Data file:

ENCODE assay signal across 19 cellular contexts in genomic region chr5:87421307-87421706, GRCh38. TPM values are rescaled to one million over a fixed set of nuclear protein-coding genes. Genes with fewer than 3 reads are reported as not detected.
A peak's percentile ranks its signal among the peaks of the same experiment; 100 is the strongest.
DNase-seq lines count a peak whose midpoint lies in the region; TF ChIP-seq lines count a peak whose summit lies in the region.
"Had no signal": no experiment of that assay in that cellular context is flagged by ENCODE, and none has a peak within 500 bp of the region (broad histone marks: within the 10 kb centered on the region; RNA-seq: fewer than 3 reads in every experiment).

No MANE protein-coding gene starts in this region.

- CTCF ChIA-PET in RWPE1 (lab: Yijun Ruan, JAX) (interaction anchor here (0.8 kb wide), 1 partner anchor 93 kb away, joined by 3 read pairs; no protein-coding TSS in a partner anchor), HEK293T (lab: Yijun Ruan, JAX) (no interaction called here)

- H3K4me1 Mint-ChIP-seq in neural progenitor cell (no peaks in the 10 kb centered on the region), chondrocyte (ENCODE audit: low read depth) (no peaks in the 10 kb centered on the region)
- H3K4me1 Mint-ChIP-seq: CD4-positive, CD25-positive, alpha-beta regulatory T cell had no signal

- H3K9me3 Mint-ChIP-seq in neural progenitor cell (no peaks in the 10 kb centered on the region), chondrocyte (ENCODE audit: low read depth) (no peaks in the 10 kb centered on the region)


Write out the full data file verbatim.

ENCODE assay signal across 19 cellular contexts in genomic region chr5:87421307-87421706, GRCh38. TPM values are rescaled to one million over a fixed set of nuclear protein-coding genes. Genes with fewer than 3 reads are reported as not detected.
A peak's percentile ranks its signal among the peaks of the same experiment; 100 is the strongest.
DNase-seq lines count a peak whose midpoint lies in the region; TF ChIP-seq lines count a peak whose summit lies in the region.
"Had no signal": no experiment of that assay in that cellular context is flagged by ENCODE, and none has a peak within 500 bp of the region (broad histone marks: within the 10 kb centered on the region; RNA-seq: fewer than 3 reads in every experiment).

No MANE protein-coding gene starts in this region.

- CTCF ChIA-PET in RWPE1 (lab: Yijun Ruan, JAX) (interaction anchor here (0.8 kb wide), 1 partner anchor 93 kb away, joined by 3 read pairs; no protein-coding TSS in a partner anchor), HEK293T (lab: Yijun Ruan, JAX) (no interaction called here)

- H3K4me1 Mint-ChIP-seq in neural progenitor cell (no peaks in the 10 kb centered on the region), chondrocyte (ENCODE audit: low read depth) (no peaks in the 10 kb centered on the region)
- H3K4me1 Mint-ChIP-seq: CD4-positive, CD25-positive, alpha-beta regulatory T cell had no signal

- H3K9me3 Mint-ChIP-seq in neural progenitor cell (no peaks in the 10 kb centered on the region), chondrocyte (ENCODE audit: low read depth) (no peaks in the 10 kb centered on the region)